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How Much Caffeine is in Decaf Tea? A Complete Breakdown

decaf tea

Caffeine is a powerful ingredient that can have several side effects for people that are sensitive to it. It can also interact with several medications, possibly creating a dangerous situation. However, many people rely on tea each morning to start the day, so quitting is not always easy. Some people wonder if switching to decaf tea will solve their problems. Unfortunately, there is still caffeine in decaffeinated tea, so you must be careful about how much you consume if you have a strict limit. Keep reading as we look at how much caffeine is in a cup of decaffeinated tea to help you be better informed and avoid health problems. The short answer is that a cup of black tea has about 2 to 5 mg of caffeine, while green tea has 2 mg or less.

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How Much Caffeine Is in Decaf Tea?

The amount of caffeine in decaf tea can vary depending on the type and brand that you consume. However, a standard 8-ounce cup of decaf black tea usually contains 2–5 mg of caffeine, while the same amount of green tea can have 2 mg or less.

decaf tea
Image Credit: Julia Sakelli, Pexels

What Affects Caffeine Content in Decaf Tea?

Water Temperature

Water temperature will affect how much caffeine ends up in your cup. For example, water at a higher temperature will extract more caffeine from the tea leaf than cooler water.

Steep Time

The longer you allow the tea leaves to sit in hot water, the more caffeine the cup will contain. If you want to limit the amount of caffeine that you consume, remove the tea bag as soon as possible.

How Is Tea Decaffeinated?

Methylene Chloride

Some tea manufacturers will soak their leaves in methylene chloride, which binds to the caffeine molecules to remove them. However, though it is effective at removing caffeine while retaining the original flavor, it is illegal in many countries.

Ethyl Acetate

Removing caffeine with ethyl acetate is similar to methylene chloride. The manufacturer soaks the leaves in a solution of the chemical. However, ethyl acetate is a natural ingredient that you can find in ripening fruit, so many people prefer it over other options.

Carbon Dioxide

Many manufacturers remove caffeine by pressure cooking the leaves with carbon dioxide, which attracts the caffeine molecules and pulls them from the leaves.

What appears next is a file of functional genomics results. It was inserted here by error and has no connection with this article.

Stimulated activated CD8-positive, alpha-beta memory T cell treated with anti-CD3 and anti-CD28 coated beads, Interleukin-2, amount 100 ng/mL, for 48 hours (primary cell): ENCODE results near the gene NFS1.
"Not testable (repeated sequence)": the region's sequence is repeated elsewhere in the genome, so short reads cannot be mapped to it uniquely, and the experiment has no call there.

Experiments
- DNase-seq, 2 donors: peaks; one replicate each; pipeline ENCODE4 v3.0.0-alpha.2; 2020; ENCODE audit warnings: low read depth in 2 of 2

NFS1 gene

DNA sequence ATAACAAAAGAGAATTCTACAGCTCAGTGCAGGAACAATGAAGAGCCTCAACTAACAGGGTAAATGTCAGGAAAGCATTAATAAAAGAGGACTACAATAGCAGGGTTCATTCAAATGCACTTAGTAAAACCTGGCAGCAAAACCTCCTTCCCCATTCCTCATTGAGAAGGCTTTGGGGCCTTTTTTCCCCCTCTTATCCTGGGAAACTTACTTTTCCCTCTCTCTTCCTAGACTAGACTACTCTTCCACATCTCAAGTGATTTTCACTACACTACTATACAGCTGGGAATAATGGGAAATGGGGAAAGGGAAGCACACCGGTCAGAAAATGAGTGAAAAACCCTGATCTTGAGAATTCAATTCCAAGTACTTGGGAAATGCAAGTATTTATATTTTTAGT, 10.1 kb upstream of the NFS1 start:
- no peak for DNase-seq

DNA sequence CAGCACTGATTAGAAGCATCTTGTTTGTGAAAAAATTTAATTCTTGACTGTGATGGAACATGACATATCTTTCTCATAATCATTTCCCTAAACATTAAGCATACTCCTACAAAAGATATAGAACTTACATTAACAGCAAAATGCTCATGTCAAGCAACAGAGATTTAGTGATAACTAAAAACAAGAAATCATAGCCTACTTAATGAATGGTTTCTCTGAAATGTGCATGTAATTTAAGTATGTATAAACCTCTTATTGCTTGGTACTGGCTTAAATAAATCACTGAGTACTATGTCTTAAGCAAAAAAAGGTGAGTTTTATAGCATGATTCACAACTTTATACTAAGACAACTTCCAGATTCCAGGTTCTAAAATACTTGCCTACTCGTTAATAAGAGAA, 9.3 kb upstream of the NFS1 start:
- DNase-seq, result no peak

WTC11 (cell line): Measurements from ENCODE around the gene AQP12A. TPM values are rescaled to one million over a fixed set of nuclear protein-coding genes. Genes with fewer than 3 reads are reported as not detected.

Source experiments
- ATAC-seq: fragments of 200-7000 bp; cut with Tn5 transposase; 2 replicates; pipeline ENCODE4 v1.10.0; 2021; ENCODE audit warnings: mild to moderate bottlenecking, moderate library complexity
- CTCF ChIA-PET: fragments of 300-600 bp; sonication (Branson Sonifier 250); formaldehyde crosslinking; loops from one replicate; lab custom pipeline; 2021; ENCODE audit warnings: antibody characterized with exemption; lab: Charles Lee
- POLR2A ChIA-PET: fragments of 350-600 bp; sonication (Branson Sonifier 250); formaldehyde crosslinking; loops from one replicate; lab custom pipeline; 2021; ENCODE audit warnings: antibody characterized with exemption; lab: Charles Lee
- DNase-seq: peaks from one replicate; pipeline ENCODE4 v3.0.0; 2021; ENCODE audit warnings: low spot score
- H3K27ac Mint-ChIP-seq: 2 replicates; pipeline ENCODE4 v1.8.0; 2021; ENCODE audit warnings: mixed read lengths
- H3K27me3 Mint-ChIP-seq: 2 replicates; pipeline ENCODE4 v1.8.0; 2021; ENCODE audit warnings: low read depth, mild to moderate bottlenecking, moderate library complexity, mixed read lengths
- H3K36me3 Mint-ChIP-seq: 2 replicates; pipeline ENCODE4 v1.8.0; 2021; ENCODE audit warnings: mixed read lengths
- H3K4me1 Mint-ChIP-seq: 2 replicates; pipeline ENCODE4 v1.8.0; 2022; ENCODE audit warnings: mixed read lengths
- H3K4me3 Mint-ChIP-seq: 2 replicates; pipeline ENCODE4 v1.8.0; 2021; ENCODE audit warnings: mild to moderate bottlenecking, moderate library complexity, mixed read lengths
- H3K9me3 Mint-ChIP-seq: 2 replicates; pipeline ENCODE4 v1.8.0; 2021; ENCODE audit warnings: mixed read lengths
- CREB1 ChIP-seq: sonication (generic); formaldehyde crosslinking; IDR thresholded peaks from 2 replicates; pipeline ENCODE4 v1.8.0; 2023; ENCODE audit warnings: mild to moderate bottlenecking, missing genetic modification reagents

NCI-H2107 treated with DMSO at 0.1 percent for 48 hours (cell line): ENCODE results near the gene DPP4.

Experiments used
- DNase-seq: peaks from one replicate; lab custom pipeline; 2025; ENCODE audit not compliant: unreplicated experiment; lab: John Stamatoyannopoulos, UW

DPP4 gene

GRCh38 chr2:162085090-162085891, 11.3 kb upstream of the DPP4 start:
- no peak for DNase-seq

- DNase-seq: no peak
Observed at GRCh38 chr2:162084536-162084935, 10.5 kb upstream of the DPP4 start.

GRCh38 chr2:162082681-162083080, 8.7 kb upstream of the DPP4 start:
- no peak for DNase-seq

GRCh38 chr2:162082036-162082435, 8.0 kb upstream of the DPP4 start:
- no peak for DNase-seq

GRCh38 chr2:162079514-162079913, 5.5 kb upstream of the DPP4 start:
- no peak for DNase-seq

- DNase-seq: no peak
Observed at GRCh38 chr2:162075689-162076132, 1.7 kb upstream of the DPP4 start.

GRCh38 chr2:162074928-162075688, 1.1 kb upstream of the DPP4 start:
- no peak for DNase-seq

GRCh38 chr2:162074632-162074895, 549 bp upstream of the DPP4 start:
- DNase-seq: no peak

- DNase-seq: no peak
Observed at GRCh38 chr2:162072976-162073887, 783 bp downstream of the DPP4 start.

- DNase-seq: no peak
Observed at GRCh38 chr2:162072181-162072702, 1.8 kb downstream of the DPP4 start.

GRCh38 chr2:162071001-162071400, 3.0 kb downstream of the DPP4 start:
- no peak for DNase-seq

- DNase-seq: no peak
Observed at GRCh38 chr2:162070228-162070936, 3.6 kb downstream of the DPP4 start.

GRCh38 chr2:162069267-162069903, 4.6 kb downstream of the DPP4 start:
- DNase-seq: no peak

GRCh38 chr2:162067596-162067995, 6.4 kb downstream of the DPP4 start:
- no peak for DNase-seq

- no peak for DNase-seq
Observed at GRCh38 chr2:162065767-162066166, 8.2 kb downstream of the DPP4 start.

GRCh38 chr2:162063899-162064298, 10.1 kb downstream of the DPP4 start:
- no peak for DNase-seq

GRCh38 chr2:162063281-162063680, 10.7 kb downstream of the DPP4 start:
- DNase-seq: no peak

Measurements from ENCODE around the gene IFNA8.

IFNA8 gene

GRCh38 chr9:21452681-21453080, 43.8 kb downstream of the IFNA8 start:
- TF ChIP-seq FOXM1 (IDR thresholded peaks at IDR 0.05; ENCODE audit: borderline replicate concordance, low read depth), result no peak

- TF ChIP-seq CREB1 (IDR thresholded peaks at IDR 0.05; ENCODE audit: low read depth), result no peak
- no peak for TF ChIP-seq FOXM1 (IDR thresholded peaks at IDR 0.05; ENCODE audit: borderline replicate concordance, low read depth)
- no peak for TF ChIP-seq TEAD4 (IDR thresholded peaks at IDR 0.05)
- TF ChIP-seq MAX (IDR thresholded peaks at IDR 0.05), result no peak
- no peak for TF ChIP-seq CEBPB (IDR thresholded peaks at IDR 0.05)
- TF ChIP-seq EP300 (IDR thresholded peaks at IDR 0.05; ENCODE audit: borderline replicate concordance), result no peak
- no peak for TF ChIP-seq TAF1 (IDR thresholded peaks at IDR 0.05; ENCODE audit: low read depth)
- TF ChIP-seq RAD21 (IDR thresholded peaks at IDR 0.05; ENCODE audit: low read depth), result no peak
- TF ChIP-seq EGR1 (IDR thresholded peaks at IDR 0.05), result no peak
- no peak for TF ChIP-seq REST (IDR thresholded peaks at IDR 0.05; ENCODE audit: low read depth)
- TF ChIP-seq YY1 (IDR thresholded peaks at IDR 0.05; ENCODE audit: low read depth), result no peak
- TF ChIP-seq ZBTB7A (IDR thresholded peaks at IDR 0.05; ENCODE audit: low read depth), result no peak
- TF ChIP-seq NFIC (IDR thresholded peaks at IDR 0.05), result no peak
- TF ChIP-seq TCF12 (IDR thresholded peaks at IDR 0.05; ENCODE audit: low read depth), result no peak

Water processing is a popular method for decaffeinating coffee, and it can also be used for tea. It involves a carbon filter that traps the caffeine compounds to remove them from the tea. However, many people complain that the resulting beverage tastes watered down.

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Are There Side Effects to Drinking Decaf Tea?

The primary side effect of drinking decaf tea is that many people assume that it doesn’t have any caffeine at all and consume too much, which can get them into trouble if their doctor has them on a very strict caffeine restriction. Decaffeinating the tea might also remove a tiny amount of the helpful antioxidants in the tea.

a hand over a cup of decaf tea
Image Credit: Valeriia Miller, Pexels

How Much Caffeine Does a Regular Cup of Tea Have?

A standard 8-ounce cup of brewed black tea usually contains about 47 mg of caffeine; green tea usually has about 28 mg. However, hotter water and longer steep times may increase the caffeine content.

How Much Caffeine Is in a Regular Cup of Coffee?

Coffee contains considerably more caffeine than tea, and a typical morning cup of coffee will have between 90 mg and 140 mg of caffeine. A dark roast can have even more, and espresso can contain 64 mg in a single 1-ounce shot.

Other Options

If reducing your caffeine intake to a few milligrams per cup is not enough, caffeine-free options are available. Many nighttime teas, like chamomile, ginger, and mint, don’t contain any caffeine and provide a great way to relax with a great-tasting warm beverage without risking your health.

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The decaffeinated process that most manufacturers use will reduce the amount of caffeine in your cup to 2–5 mg, which is lower than the 47 mg in regular tea and substantially less than coffee, which can contain 140 mg or more. However, if you must eliminate the caffeine from your diet completely, you’ll need to switch to a caffeine-free tea, like chamomile or mint, to protect your health.

Featured Image Credit: DONOT6_STUDIO, Shutterstock


Kate MacDonnell

Kate is a lifelong coffee enthusiast and homebrewer who enjoys writing for coffee websites and sampling every kind of coffee known to man. She’s tried unusual coffees from all over the world and owns an unhealthy amount of coffee gear.

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